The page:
between analyses based on the two censuses.
Study design
is study implemented a population (ecological) study
design using routinely accessible secondary datasets. We
examined the association between average domestic gar-
den size and self-reported general health in urban census
areas in England. Furthermore, we explored the health-
inequalities associated with varying garden size.
Self-reported general health was obtained from the UK
census in both 2001 and 2011 at the LSOA scale. e use
of the two time periods was to explore if patterns were
consistent, thus adding a degree of robustness to find-
ings. A number of studies have shown that self-reported
general health are a reliable measure of objectively meas-
ured health outcomes [4042]. In 2001 people were
asked to assess whether their health was good, fairly good
or not good. In 2011 the question was asked on a five-
point scale: very good, good, fair, bad or very bad. Two
separate independent measures of poor health were con-
structed using (1) the ‘not good’ health category from the
2001 census and (2) the aggregation of ‘bad’ and ‘very
bad’ health categories from the 2011 census.
Indirect standardisation was undertaken for broad age
(0–15; 16–34; 35–49; 50–59; 60–64; 65–84; and over 84)
and sex categories. ese data formed the dependent var-
iables for our two models (Model One: 2001 health data;
Model Two: 2011 health data). Self-reported general
health from the census has been used within a number of
similar population (ecological) studies [8, 12].
Domestic gardens and greenspace measurements
were obtained from the Generalised Land Use Database
(GLUD). GLUD is a national classification developed
by the Office for National Statistics which allocates all
identifiable land features on Ordnance Survey Mas-
terMap into simplified categories. MasterMap for the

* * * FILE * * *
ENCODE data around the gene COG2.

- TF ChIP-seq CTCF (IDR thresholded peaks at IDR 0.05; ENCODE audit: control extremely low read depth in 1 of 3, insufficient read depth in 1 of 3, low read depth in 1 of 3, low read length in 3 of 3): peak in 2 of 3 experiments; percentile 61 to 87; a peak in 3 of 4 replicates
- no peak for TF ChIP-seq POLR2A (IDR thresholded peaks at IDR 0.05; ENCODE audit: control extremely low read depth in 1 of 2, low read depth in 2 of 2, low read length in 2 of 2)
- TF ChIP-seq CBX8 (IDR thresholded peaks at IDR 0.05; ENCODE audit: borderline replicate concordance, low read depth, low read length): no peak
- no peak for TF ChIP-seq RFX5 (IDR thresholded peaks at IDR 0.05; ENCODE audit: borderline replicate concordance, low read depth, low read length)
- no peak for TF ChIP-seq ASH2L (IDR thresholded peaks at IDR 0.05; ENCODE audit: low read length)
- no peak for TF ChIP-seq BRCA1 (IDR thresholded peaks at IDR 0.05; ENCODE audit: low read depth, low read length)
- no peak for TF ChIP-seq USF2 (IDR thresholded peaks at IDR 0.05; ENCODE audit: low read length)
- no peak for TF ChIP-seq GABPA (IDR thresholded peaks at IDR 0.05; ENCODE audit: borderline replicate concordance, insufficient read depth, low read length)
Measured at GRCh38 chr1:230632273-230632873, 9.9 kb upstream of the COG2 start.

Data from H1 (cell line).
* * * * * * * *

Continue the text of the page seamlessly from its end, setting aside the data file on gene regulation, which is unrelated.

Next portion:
whole country is an extremely large digital database and
the simplified classification has transformed it for use in
country wide statistical analyses.
GLUD provides the total area for nine land use cat-
egories in every English LSOA. e land categories are:
domestic buildings, non-domestic buildings, roads,
paths, rail, gardens (domestic), greenspace, water, other
land uses. We used both the total greenspace and domes-
tic garden measures from GLUD. e garden extent was
converted into an average garden size measurement by
dividing the total garden size in the LSOA by the num-
ber of households recorded by the census. GLUD is only
available for the years 2000 and 2005. We used the 2000
GLUD to compare against the 2001 health data and the
2005 GLUD for the 2011 health data. Due to GLUD 2005
relating to 2001 LSOA boundary definitions only those
LSOAs whose boundaries did not change in the period
2001–2011 were used within analysis for Model Two.
A number of similar studies have used GLUD as their
source of land cover data [8, 9, 12, 20].
We adjusted for area characteristics that were plausibly
associated with general health. e income, employment
and education domains of the English Index of Multiple
Deprivation (EIMD) were used, for 2004 (the first EIMD
available for LSOAs, for comparison with the 2001 health
data) and 2010 (the closest time period to the 2011 health
data). All three EIMD domains have commonly been col-
lectively used to adjust for socio-economic deprivation
[8, 9, 12].
Due to potential associations with general health,
we also controlled for the levels of pollution, smoking,
population density, house price and geographic region.
Pollution data consisted of 1 km gridded estimates of
Particulate Matter of ten microns in diameter or smaller
(PM10) modelled by the UK’s Department for Environ-
ment, Food and Rural Affairs in the years 2004 and 2010
Content courtesy of Springer Nature, terms of use apply. Rights reserved.
Page 4 of 11
Brindleyetal. Int J Health Geogr (2018) 17:31
and assigned to LSOAs by the population weighted aver-
age for each LSOA (where the population represented
the census headcounts at unit postcode level). A proxy
for smoking was obtained using the number of lung can-
cer hospital admissions for the period 1st April 2002 to
31st March 2014 [43]. e ratio of observed to expected
counts was calculated for each LSOA, with expected
counts adjusted for age and sex. e same smoking
proxy data were used in both models. Population den-
sity was calculated for each LSOA in 2001 and 2011, as
the resident population from the census divided by the
LSOA area. e average house price at the LSOA level
was generated from HM Land Registry Price Paid Data